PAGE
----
As a person who actually eats a restricted diet, I knew it was important to offer assurances about still eating many foods loved prediagnosis. Not showing this on the cover could turn potential readers away, giving them the impression it’s all about boring health food that their already picky kids won’t want to eat.

The final cover, designed to be attractive to both kids and parents, expresses a can-do attitude. The updated interior is miles from the original, being well-organized and using color, space, and photographs to present information and recipes in a much more pleasing and user-friendly way. This redesign garnered a 2012 Benjamin Franklin Award. (Even if the updated interior didn’t have the benefit of full color, the design would still stand strong and do its job well.)

Sell Your Business for More Than It’s Worth (Arabella Publishing). The original cover does nothing but show the reader what the author looks like. The type is terribly tiny; the title is too long; and using “The Book on How to” means there’s no room for a valuable subtitle.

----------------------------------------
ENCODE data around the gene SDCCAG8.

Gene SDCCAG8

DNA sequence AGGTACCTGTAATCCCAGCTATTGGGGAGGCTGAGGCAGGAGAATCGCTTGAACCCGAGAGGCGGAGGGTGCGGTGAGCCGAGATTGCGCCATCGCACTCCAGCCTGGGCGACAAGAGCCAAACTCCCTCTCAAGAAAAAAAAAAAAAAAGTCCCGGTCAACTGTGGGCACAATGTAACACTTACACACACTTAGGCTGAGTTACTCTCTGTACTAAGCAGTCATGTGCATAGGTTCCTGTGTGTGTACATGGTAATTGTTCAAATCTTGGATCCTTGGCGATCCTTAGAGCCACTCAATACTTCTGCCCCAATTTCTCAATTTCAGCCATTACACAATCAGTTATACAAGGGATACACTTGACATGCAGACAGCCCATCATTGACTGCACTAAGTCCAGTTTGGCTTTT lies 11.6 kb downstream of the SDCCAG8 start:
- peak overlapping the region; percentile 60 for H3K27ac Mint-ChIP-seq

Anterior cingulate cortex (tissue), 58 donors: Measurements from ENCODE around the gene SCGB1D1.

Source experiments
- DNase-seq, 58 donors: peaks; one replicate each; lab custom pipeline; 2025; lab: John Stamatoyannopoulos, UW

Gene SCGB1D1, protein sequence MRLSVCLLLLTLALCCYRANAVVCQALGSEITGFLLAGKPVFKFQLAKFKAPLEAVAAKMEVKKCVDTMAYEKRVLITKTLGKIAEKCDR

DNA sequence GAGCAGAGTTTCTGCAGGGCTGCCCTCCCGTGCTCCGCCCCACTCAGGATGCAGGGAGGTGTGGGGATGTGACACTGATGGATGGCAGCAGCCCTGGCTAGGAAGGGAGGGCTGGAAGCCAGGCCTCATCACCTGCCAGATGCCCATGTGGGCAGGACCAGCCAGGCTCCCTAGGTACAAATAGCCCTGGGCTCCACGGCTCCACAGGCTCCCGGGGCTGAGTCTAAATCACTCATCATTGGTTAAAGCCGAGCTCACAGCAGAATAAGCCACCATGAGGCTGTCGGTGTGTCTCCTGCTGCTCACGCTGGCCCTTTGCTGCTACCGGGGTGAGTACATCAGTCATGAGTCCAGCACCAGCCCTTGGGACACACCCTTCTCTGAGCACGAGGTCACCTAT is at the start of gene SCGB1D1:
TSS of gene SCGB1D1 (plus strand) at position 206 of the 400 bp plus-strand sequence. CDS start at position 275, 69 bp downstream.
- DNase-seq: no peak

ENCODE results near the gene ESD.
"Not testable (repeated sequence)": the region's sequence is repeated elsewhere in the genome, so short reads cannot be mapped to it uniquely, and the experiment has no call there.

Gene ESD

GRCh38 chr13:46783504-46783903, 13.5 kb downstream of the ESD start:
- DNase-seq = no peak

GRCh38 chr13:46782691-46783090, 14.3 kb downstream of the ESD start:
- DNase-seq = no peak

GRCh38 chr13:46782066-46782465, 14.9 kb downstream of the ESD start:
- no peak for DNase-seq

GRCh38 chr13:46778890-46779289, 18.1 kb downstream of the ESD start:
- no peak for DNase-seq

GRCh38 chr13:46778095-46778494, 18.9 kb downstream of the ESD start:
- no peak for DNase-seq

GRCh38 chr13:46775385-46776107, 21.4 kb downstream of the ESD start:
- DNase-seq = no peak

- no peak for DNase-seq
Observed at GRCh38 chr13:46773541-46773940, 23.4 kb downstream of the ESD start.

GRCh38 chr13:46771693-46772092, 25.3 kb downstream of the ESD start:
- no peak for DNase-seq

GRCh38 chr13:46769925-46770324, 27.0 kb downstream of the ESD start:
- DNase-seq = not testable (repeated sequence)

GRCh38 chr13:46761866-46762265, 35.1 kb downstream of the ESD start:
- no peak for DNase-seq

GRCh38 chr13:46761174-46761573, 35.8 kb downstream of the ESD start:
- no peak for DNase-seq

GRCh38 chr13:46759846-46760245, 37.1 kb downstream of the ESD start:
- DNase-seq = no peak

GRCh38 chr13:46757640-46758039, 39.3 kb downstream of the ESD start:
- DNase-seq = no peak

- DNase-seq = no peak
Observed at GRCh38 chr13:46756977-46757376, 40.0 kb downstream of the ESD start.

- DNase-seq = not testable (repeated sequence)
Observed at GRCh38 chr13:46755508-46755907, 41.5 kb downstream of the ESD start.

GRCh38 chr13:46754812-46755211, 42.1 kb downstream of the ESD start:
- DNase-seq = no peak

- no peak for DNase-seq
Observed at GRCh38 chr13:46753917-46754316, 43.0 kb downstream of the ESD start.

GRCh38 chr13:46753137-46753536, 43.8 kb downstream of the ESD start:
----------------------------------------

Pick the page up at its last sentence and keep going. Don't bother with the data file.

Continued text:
The author, while very successful, isn’t famous enough to earn two-thirds of the front cover. Since she gives presentations across the country, we agreed that her image was appropriate on the back cover. The front, however, needed to fit its genre by looking businesslike while adding a glimpse into the life that readers could look forward to after accomplishing the title’s promised goal.

The back cover of the original wasn’t organized to attract readers; instead it seemed likely to cause people to feel overwhelmed and turn away from the information. The new back cover still offers plenty of information, but the testimonials are organized with better spacing and use of color to provide the information quickly and clearly. (For those of you wondering about the missing bar code, this “after” is an ARC.)

 

Better Than Before

After their makeovers, all these books not only look great; they are getting great reviews, winning awards, and selling well. Those that were redesigned as new editions are showing better sales figures than earlier editions did.

Now that you’ve seen the dramatic effects a professional makeover can produce, think about your own books, whether published or still in the manuscript stage. Don’t be afraid to ask librarians, bookstore managers, or other industry professionals to comment on the effectiveness of possible cover and interior designs. Take the opinions of your family and friends lightly, however, both because they often err strongly on the side of flattery and because design is not a matter for amateurs. And remember that it’s never too late for design that will let you capture your audience and hear them say, “Wow!”

 


Tamara Dever is owner of TLC Graphics, an award-winning publishing consulting and design firm based in Austin, TX. For more information and samples, TLCGraphics.com.